Personal Perspective: Teachers Can Help Transgender Students

Personal Perspective: Teachers Can Help Transgender Students

It is important for teachers to advocate for transgender students in Centennial High School, for example with a statement of non-discrimination somewhere visible within their classrooms.

A statement of nondiscrimination basically states that the teacher the room is used by supports people regardless of race, gender, sexuality, religion, and so on.

At the high school, I have noticed that few teachers have statements of nondiscrimination in or near their classroom, though sure a few do, many from my observations do not.

However, every person in the Centennial staff I have asked all claimed to be supportive in advocating or being an ally to transgender students.

A handful of teachers even said they would do whatever they could to support their students, and deemed themselves an ally for the queer and trans youth in the school.

It is important for teachers to have statements on nondiscrimination or some indicator they are an ally visible because oftentimes in a bad situation students don’t know who to go to.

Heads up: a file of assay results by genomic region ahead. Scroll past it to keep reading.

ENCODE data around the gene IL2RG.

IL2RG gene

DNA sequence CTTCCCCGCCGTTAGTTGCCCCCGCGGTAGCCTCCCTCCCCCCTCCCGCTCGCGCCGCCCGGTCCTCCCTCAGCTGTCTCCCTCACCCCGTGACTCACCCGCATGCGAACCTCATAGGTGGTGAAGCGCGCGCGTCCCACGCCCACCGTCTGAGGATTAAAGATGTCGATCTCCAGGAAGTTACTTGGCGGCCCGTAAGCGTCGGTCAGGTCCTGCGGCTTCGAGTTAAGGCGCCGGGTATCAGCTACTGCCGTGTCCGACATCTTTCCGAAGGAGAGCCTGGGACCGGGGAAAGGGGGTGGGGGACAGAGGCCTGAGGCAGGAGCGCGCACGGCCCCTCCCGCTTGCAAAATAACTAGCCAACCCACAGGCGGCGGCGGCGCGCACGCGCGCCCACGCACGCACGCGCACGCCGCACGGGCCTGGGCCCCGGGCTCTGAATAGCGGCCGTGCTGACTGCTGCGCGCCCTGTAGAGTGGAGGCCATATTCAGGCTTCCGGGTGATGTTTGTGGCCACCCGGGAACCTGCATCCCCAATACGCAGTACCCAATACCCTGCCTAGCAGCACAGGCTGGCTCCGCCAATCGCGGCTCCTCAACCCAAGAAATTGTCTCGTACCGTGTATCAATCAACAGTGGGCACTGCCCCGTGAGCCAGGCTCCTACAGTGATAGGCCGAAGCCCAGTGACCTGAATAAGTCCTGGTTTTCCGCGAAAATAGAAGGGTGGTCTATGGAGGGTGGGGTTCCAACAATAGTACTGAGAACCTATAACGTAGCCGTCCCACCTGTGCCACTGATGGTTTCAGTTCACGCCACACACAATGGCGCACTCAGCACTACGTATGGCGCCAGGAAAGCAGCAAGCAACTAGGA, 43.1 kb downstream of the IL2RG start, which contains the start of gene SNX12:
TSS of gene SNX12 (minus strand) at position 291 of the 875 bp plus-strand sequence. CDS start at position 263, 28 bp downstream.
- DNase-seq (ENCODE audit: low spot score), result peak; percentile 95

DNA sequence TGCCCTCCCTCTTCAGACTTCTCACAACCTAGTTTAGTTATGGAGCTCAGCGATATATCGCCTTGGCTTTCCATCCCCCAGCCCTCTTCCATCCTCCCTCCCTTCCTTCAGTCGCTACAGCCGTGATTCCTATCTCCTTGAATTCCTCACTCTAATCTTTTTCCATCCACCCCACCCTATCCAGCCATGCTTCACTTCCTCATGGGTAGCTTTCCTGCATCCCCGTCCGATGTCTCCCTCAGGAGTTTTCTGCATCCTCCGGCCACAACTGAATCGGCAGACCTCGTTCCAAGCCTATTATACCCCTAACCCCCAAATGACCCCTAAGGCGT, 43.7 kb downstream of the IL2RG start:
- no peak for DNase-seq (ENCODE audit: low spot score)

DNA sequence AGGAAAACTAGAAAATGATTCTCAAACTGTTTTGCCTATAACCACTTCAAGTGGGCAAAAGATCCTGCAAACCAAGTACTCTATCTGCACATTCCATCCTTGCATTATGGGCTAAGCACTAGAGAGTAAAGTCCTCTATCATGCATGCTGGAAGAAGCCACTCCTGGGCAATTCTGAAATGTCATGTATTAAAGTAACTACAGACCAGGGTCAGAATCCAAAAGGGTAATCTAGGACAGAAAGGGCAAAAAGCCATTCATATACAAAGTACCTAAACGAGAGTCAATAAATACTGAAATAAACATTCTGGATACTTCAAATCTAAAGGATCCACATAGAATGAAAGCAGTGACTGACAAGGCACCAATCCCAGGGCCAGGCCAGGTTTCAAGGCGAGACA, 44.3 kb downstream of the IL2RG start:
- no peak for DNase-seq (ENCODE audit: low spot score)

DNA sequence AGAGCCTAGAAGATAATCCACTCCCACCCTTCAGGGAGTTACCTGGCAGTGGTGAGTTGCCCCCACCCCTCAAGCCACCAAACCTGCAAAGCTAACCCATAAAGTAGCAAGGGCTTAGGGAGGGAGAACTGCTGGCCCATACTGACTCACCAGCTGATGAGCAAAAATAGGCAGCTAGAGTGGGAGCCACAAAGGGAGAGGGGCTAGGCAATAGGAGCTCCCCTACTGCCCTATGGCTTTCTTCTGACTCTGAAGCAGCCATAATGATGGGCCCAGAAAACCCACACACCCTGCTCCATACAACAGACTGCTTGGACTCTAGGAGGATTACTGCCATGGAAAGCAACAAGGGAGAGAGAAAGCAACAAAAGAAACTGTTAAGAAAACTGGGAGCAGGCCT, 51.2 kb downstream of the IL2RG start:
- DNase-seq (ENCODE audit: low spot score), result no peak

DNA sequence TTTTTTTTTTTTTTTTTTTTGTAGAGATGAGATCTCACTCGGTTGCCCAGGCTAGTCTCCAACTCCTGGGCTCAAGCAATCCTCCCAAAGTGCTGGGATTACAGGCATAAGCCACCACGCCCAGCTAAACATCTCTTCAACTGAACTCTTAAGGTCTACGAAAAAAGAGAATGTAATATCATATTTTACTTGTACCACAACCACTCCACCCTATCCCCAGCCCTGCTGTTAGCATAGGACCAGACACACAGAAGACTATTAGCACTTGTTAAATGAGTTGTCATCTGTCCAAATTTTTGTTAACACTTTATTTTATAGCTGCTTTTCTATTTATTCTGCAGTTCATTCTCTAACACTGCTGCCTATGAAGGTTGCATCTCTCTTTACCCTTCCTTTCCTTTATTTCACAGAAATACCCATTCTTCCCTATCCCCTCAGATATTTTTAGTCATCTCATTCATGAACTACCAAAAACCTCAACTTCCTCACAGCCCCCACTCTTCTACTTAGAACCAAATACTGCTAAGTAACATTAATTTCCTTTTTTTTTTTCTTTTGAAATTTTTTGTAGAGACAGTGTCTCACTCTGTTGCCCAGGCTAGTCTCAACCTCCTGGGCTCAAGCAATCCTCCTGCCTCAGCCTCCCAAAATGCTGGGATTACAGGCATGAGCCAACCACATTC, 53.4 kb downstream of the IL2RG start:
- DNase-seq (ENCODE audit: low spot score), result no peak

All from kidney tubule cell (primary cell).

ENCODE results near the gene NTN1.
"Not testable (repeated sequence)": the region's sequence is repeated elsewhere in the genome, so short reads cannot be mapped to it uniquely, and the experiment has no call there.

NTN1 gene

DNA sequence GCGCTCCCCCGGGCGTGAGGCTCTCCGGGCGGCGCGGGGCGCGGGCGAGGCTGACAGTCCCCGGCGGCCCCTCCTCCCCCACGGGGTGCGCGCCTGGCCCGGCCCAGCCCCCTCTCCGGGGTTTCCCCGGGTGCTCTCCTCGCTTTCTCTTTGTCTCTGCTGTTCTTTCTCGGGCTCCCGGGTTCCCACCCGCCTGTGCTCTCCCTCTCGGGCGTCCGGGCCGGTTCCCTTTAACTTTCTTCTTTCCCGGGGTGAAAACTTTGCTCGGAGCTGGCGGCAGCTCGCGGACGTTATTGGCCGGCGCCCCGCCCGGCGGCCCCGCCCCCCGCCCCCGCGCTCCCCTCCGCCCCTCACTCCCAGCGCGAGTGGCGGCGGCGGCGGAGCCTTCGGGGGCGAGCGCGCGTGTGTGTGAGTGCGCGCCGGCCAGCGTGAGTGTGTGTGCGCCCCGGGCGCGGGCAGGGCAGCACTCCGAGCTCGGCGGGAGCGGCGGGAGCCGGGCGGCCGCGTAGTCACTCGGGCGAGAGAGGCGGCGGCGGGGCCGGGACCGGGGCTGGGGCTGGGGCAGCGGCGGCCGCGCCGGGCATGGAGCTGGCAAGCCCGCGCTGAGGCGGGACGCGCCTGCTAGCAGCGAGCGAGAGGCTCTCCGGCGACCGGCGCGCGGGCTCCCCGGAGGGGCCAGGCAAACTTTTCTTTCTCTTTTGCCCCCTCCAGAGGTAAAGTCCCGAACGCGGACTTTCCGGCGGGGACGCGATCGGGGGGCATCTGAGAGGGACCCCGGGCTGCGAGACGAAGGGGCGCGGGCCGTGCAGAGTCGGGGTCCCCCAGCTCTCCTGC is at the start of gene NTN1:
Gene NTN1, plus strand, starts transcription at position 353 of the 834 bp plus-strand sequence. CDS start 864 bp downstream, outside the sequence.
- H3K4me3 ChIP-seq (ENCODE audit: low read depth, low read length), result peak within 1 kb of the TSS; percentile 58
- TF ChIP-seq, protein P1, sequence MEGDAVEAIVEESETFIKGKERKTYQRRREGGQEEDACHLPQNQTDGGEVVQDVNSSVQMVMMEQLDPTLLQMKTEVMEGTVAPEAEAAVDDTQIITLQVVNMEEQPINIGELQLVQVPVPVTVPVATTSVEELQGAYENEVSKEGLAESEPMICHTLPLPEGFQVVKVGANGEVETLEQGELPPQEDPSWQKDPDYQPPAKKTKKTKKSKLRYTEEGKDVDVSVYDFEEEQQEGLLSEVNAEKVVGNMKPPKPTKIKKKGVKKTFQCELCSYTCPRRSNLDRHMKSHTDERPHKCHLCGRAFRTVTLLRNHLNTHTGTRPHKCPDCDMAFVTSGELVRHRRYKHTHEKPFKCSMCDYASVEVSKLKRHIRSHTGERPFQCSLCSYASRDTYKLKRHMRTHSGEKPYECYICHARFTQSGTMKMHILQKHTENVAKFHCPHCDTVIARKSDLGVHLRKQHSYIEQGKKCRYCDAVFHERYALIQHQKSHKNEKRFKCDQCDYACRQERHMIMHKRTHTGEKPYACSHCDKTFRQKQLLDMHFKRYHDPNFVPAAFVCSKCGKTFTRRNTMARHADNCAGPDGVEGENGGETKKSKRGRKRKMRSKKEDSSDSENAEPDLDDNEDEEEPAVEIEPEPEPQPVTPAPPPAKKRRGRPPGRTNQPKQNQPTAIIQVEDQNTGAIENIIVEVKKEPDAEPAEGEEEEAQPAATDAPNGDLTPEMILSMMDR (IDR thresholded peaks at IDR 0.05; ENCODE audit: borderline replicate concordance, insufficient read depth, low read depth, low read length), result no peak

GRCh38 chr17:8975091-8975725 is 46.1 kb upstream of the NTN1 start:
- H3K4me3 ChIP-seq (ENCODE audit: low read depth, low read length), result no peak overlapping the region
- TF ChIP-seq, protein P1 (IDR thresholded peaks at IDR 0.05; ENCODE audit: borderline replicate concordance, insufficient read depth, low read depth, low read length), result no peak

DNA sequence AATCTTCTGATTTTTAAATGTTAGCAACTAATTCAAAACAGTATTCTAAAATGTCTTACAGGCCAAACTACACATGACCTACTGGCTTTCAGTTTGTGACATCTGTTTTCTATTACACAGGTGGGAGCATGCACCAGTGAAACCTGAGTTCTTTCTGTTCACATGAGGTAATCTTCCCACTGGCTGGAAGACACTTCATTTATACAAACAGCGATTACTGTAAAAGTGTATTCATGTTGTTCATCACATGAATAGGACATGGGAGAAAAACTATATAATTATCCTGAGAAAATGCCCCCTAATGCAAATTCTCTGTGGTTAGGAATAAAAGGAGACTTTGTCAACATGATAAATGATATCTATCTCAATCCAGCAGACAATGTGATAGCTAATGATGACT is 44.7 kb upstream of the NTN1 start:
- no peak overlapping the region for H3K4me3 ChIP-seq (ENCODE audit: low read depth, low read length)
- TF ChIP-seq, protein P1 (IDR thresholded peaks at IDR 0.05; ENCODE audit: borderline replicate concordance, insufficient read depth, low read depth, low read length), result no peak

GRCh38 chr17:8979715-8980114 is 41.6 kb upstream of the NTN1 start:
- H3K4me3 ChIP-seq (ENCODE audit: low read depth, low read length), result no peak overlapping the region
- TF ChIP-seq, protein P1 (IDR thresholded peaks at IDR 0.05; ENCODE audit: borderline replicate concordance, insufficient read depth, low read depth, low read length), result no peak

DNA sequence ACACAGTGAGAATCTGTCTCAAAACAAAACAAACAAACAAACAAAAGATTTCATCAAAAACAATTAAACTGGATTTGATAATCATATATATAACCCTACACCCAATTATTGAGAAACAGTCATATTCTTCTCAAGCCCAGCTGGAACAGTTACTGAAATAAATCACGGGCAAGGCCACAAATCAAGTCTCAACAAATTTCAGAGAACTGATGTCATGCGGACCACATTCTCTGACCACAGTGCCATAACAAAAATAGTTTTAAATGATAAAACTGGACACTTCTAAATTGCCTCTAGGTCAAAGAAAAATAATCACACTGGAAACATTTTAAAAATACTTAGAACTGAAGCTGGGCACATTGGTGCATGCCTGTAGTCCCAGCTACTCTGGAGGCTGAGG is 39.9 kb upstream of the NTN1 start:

Trans students are already facing the struggles of grades and education, the struggle of dysphoria and lack of supports only make this harder.

The constant correction of improperly used pronouns, and the cruel response some people have upon discovering someone is trans,  and the harassment and discrimination they sometimes face can be overwhelming. Teachers need to do what they can to ease this struggle for students.

I have found that in my own experience, trans identities are often treated as a choice, or some sort of political statement; however, identifying as trans, and making the choice to socially or medically transition is a very personal journey. Being trans is not a fun adventure, and it should be treated with respect. All people deserve the right of freedom of expression, and it should never be permitted for others to put people down for it.

If more teachers made an effort to use proper names and pronouns, and helped spread some kind of awareness or support in the classroom, things would become less challenging for trans students and they could redirect their focus to academics. Allowing trans students to move to more comfortable places (next to more accepting classmates), or removing unaccepting behaviors from the classroom are good examples of things teachers can do to be supportive.

Centennial teachers and staff, please keep trans students on your mind; CHS students, please be wary of the language you direct at your trans classmates.